The Truth About Baby Corn

Unlike baby carrots, baby corn is not a big, fat lie.

Image of a fresh baby corn in front of a greenish yellow background

Have you ever wondered where the adorable baby corn comes from? The mystery is now officially solved. And guess what, it has a happy ending! But why so dramatic, could there be anything wrong with baby corn?

Well, some of you might have heard about the horrifying truth about baby carrots, that share the first name with baby corn and might imply a relationship between the two. The reason why we touch upon baby carrots is that actually, baby carrots are a big fat lie. They don’t grow in their cute, small & perfect shape as you can buy them packaged and ready to snack in your supermarket. In fact, baby carrots are 100% made of — well — normal carrots. Despite their adorable name, baby carrots are actually whole, imperfect, craggy-looking carrots that are sliced into smaller pieces, sculpted into rounded sticks, washed and packaged for our snacking convenience. Back in the 1980s, an American farmer invented baby carrots simply because his normal carrots were too ugly to sell. The success of his trial has contributed significantly to the wasteful behaviour of the carrot processing industry and shoppers distorted consumption preferences — in the US, approx. 70% of all carrots sold are baby carrots. Just think about this for a second.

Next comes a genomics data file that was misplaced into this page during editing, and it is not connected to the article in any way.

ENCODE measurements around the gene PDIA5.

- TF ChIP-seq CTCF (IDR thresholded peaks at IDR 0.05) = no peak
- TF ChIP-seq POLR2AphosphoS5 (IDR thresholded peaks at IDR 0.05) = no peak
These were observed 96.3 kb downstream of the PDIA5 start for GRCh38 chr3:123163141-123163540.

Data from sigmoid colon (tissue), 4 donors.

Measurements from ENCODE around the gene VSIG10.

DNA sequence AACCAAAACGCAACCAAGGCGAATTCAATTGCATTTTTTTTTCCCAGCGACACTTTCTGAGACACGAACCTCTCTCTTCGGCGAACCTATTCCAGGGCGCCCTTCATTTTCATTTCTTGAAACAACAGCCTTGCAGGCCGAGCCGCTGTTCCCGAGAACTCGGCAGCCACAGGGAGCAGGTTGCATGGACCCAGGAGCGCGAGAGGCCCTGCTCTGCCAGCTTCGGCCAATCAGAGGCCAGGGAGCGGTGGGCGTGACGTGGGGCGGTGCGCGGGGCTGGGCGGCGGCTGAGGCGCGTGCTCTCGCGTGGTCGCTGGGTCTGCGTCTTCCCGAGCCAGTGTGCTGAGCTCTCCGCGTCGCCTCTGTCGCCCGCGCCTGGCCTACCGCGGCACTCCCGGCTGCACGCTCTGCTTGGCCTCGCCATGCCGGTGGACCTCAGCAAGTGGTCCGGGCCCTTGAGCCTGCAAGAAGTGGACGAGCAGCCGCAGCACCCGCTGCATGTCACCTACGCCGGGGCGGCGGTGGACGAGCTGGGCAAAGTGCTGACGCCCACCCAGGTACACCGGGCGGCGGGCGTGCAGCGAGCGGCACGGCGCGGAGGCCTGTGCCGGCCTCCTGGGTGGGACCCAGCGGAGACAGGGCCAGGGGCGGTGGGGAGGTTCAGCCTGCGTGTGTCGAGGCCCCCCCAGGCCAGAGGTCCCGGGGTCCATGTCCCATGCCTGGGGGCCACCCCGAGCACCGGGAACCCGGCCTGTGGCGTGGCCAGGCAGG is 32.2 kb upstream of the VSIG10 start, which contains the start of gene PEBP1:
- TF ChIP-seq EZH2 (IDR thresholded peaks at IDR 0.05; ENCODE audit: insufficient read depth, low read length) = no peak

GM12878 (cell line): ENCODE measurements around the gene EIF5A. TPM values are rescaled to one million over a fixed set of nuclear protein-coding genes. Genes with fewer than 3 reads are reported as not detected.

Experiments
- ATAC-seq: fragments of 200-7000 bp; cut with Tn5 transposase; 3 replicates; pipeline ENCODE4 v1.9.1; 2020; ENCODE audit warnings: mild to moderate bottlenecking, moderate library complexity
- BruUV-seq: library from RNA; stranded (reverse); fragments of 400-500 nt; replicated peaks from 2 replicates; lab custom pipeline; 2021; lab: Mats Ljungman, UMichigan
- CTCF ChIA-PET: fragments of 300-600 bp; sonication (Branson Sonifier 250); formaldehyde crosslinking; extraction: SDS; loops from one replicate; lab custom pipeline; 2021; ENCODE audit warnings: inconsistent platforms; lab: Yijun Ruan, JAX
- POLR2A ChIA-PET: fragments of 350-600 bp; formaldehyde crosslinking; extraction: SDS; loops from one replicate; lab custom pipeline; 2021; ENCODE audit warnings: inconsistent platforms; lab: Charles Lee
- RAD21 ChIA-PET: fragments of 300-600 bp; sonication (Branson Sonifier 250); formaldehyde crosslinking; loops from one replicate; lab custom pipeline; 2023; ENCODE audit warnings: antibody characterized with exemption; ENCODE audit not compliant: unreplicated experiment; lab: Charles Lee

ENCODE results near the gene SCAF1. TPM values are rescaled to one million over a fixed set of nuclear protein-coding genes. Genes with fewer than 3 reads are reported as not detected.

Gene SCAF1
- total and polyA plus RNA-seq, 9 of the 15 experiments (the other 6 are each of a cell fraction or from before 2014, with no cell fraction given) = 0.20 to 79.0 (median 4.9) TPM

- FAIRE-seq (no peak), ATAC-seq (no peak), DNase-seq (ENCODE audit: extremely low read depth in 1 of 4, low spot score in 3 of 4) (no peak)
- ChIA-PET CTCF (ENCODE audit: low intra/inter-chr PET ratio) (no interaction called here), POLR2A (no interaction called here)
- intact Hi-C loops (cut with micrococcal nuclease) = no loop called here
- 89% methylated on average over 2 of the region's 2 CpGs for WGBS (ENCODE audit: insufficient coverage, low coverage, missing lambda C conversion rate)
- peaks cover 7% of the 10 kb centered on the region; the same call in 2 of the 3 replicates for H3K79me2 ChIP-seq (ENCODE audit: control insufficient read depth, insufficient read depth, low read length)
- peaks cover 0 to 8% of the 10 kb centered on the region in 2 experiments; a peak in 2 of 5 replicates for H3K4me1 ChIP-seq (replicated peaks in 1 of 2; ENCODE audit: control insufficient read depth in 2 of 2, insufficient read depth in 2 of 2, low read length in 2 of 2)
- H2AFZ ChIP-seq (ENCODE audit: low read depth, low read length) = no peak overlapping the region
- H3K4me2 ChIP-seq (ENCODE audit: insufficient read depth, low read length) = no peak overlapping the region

But ok, let’s go back to baby corn, the miniature version of the beloved BBQ staple. Baby corn grows well on most types of corn and after being harvested, farmers let the stalks grow again to harvest the fully grown version later on. However, not a lot of farms grow baby corn here in Europe, because it’s normally a very labor-intensive work, as it includes hand harvesting and peeling. So unlike baby carrots, baby corn is not a lie and precisely what it sounds like: an infant corn, immature and petite, harvested before going into puberty. A true baby!

Baby corn is mildly sweet and when cooked, it adds a little crunch to any dish without overpowering it in flavour. Although tender in appearance, remember to pre-cook it before grilling or baking — otherwise it’s a bit too crunchy. The little guys are commonly used in Asian cuisine, such as stir-fries, noodle dishes or curries, so here in Europe, you often find baby corns mostly canned, not fresh. What a luxury item here in Europe! If you’re looking for cooking inspiration, then check out our other blog entries, e.g. baked baby corn lollipop and grilled veggie BBQ.

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